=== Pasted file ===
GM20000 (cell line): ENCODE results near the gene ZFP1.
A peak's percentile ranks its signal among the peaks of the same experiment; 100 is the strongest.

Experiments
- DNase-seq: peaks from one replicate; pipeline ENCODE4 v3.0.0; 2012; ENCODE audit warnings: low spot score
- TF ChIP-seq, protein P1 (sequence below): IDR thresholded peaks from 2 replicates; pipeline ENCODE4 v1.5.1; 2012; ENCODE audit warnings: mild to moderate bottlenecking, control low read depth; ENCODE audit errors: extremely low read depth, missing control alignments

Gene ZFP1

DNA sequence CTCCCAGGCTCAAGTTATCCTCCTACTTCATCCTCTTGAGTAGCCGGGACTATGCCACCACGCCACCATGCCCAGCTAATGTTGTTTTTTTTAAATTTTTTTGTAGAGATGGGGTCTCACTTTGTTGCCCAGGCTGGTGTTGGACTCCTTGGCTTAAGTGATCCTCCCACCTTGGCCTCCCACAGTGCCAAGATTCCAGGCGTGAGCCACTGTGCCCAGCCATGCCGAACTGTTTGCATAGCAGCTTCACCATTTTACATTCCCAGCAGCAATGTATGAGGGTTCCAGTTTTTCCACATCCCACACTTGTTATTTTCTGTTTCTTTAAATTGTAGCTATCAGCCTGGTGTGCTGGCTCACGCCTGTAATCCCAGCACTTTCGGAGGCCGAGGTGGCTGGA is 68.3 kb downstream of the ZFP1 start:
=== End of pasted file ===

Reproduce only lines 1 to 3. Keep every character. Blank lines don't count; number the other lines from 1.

GM20000 (cell line): ENCODE results near the gene ZFP1.
A peak's percentile ranks its signal among the peaks of the same experiment; 100 is the strongest.

Experiments